Lady Starkley paused to sigh pitifully, Lady Catherine ignoring the melodrama. With no sympathy forthcoming, Lady Starkley resumed, after an extended sniff from her vinaigrette.

  “I despaired of our solemn task bearing fruit. Those available were thrilled to meet with me, naturally. My august presence was a welcome intrusion into their boredom. In fact, one and all were effusive in their delight, so much so that I was guilt ridden to pass on such horrific news! As often as I repeated the scandal of Mr. Darcy’s betrothal to this Miss Bennet, knowing the truth of it, my dear Catherine, as you do not possess the ability to tell a falsehood or hurt a living soul without just cause, the greater the shock of it sunk into my heart. I daresay, if not for my unwavering trust in you, I would not have entertained the notion of Mr. Darcy—a fine, upstanding gentleman of breeding—stooping so low as to ask the hand of such a creature! It was this conviction which enabled me to convince our esteemed coterie of the truth and of the necessity to do all in our power to prevent his marriage.”

  It was Lady Catherine’s turn to sigh. She relaxed into the cushions, a tiny stream of tension leaving her body. The scheme to break Mr. Darcy’s engagement to Elizabeth Bennet was well underway, but not yet accomplished unless something positive had transpired in the two days since the countess had quit London. Lady Catherine could not afford to relent in her quest, for Anne’s sake.

  “So they agreed to disseminate the details of this ghastly affair?”

  “With passionate resolve! Upon my word, once informed of the situation, I could not have stopped any of our friends had I exerted my towering influence to do so. Rest assured, Catherine, though small in number, down to the last they are on your side, which is, needless to say, on the side of righteousness. You have, I presume, written to Lord Matlock?”

  “Yes. Thrice. I am unclear as to my brother’s precise schedule, but in his last letter from Bath, he alluded to returning to London by the middle of October. He and Lady Matlock were not in residence when you left?”

  “Not unless we passed each other upon the bridge crossing the Thames. Be encouraged on that front, my friend. His lordship cannot possibly see the advantage of such a union. He shall support your cause, I am sure of it.”

  “I wish I could be as confident. Forever has my brother been contrary, and he was a great friend to James Darcy. I fear his fondness for our nephew may sway his opinion.”

  “Pray it isn’t so!” Lady Starkley appeared severely stricken at the possibility. Withdrawing a fan from her reticule, she flipped it open and began waving it vigorously before her face. “What are we coming to as an advanced society? I can hardly bear it and wonder if I am not blessed to be in waning health to avoid long years of witnessing the further degradation of our core values. If a worthy man of the gentry like Mr. Darcy of Pemberley can fall to the seductions of an ill-bred country chit, who is safe? How can a man of his caliber be so heartless to Miss de Bourgh and shirk his sworn duty?”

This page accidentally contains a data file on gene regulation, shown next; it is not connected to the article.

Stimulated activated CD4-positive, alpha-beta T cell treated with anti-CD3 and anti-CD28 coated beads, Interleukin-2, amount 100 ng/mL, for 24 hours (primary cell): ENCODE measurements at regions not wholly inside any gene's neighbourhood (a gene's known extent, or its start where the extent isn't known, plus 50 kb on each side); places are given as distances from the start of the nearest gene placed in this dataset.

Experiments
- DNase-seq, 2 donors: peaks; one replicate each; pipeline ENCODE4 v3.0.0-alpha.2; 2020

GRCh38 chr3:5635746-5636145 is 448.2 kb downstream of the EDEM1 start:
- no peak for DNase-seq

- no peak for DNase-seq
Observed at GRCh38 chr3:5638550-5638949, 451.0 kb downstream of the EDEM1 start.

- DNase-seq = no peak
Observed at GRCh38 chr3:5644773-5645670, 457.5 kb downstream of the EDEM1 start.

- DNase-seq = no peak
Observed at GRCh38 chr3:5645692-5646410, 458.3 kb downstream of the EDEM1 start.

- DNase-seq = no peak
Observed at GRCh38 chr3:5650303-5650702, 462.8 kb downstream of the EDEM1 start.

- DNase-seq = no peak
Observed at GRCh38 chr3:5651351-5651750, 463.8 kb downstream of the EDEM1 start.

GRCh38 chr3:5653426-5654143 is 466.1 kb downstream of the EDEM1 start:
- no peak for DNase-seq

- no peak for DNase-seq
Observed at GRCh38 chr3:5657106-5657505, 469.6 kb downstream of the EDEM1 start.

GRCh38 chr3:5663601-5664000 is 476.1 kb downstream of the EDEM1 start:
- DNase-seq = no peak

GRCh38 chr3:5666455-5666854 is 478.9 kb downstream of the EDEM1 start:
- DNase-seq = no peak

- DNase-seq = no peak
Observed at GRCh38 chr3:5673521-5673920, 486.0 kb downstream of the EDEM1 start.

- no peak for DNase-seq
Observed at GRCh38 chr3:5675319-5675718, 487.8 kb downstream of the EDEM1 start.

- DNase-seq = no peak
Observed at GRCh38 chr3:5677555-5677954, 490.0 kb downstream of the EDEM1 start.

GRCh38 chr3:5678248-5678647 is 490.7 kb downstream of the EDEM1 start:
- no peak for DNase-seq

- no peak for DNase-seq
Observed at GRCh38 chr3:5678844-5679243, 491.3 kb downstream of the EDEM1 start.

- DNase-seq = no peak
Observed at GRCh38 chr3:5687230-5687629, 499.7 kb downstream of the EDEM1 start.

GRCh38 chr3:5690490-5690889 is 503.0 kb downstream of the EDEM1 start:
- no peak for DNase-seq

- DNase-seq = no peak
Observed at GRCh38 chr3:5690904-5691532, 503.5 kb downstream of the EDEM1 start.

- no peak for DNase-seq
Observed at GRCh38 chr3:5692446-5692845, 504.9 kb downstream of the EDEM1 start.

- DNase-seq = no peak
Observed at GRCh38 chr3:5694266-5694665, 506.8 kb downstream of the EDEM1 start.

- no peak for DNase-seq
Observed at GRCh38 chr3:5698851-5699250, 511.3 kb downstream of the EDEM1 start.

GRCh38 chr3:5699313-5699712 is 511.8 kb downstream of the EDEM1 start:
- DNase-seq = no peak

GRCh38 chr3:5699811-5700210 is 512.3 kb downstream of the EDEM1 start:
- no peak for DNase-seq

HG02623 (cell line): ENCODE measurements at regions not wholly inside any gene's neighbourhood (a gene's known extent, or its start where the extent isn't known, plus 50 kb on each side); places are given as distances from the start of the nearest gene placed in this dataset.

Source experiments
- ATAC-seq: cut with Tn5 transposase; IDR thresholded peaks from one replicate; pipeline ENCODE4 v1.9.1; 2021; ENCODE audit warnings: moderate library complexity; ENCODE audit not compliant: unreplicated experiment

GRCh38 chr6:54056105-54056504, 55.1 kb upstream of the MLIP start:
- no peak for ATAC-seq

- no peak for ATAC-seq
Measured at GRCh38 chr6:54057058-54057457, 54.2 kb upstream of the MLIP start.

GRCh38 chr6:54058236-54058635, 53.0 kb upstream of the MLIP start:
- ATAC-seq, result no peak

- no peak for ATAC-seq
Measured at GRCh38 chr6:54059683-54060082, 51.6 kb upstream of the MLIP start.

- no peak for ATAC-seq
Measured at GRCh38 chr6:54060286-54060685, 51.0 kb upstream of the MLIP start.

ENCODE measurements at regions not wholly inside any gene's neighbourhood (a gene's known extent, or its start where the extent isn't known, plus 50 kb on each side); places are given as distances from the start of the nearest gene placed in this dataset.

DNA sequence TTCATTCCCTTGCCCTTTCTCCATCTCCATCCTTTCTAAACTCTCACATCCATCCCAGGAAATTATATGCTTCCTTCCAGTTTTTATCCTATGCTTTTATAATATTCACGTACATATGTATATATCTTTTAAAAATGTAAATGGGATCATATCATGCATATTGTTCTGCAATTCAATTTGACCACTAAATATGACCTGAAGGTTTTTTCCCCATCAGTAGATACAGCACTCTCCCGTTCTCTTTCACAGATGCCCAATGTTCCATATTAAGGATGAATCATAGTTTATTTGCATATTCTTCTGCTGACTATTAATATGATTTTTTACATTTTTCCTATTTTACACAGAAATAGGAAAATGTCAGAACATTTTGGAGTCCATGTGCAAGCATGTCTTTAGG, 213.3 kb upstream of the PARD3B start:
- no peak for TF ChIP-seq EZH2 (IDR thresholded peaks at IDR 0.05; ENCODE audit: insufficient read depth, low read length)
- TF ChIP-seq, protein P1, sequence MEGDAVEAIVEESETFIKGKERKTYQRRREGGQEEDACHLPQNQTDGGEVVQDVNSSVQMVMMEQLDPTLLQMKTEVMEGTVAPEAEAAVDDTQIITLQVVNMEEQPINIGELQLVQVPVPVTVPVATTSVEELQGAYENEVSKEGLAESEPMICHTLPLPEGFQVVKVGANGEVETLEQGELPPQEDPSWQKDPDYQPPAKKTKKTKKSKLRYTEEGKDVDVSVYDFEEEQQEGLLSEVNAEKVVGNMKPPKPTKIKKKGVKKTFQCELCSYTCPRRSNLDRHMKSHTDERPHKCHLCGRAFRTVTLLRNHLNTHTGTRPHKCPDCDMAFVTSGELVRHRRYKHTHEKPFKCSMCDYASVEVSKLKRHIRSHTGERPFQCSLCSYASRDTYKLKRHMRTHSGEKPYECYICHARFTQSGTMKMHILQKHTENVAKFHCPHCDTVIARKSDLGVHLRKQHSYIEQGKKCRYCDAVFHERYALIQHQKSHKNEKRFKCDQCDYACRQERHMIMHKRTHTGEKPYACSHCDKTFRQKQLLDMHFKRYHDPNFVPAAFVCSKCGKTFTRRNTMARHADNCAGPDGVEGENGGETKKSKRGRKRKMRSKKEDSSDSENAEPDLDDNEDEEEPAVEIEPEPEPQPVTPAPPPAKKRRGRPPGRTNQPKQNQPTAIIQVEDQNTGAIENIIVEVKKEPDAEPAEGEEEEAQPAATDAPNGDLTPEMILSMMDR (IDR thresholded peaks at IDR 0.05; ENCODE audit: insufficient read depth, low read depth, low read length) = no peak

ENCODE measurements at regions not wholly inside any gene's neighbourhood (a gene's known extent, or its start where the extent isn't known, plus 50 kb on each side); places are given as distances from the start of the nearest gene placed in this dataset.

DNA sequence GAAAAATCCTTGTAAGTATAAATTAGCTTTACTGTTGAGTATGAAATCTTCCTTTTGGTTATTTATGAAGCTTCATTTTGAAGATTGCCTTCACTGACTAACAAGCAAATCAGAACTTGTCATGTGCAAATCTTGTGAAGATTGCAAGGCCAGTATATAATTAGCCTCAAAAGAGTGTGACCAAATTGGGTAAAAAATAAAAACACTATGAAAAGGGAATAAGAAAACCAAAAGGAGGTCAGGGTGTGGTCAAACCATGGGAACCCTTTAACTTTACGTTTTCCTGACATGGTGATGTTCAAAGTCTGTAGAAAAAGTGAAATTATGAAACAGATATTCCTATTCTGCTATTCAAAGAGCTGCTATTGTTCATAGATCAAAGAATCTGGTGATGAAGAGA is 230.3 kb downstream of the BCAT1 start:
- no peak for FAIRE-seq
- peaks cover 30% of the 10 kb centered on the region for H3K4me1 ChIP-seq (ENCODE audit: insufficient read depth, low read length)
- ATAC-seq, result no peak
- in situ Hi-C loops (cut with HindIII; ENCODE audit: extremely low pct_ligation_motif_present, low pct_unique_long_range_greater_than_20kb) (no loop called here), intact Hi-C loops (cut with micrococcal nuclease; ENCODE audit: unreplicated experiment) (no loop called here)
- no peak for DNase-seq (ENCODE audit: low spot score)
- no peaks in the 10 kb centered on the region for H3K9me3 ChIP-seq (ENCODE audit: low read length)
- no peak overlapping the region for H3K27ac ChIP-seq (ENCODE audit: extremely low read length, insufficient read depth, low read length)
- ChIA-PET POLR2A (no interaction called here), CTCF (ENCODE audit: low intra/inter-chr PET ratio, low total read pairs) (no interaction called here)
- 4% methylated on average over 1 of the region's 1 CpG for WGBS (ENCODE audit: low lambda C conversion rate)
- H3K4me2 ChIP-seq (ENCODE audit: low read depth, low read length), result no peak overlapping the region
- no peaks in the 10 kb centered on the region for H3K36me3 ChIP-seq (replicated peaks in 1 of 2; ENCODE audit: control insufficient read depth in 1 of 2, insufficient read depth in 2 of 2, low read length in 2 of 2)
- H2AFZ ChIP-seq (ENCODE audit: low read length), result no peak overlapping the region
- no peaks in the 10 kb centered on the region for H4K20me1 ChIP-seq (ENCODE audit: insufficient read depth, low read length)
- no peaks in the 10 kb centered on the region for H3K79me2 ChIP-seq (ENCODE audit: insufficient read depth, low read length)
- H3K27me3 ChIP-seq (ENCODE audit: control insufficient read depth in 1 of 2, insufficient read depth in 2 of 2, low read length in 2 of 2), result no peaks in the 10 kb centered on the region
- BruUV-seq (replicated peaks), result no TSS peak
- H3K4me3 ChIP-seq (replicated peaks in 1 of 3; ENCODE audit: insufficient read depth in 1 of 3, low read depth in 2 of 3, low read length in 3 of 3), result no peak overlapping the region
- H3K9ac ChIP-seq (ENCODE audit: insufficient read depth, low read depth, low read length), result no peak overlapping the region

Lady Starkley’s query, the words nearly identical to the questions Lady Catherine had thought minutes before the countess’s arrival, brought all her anger rushing to the surface.

  “I wish I could comprehend his actions myself,” she roared, launching up from her seat. Fists clenched, she stormed to the window. Relief to find that Anne and Mrs. Jenkinson were gone—hopefully indoors where it was cool and protected—had limited effect on her roiling emotions. “For years I have been the saint of patience, Millicent, and what has it gotten me? For two years after Darcy’s father died I said nothing, waiting as he grieved and adjusted to his new role as Master of Pemberley. Then, when I gently reminded him of the earnest wish of his mother, my sister, bless her soul, to marry my Anne and of the arrangement agreed upon by all, he refused to acknowledge it.”

/>   “Believing his refusal to commit to Anne and fulfill his promise was merely a request for more time to sow his wild oats, as the saying goes, I politely dropped the subject. I understand that young men require a period of recklessness and freedom before settling down. Not that the matrimonial state inhibits most men from satisfying wandering lusts and selfish needs for entertainment elsewhere. We both know this truth from personal experience.”

  Lady Starkley nodded gravely, although without a trace of judgment or disapproval. Lady Catherine, preoccupied with her irritation, barely noticed.

  “How long was Anne supposed to wait? A man can take his time, age not affecting him as profoundly. Women are not as fortunate. My poor Anne, forced to pretend she was not heartbroken to see her youth slip away, all while the man promised to protect her, to give her a future and a family, ignores his duty to family and our rank. Oh! The shame of it!”

  “Did he show no remorse? No heart when you pleaded with him?”

  Lady Catherine hesitated before turning away from the window. The countless exchanges with Darcy regarding Anne flashed through her mind, particularly the most recent one in the Darcy House billiard room after leaving her distasteful audience with Elizabeth Bennet in Hertfordshire. Lady Catherine shuddered at the memories, not quite sure which one caused her the most pain and outrage. Over the years each conversation with her nephew had grown increasingly hostile. Darcy rigidly maintained that he and Anne had no affection for each other and that any “arrangement” agreed upon had no hold upon him.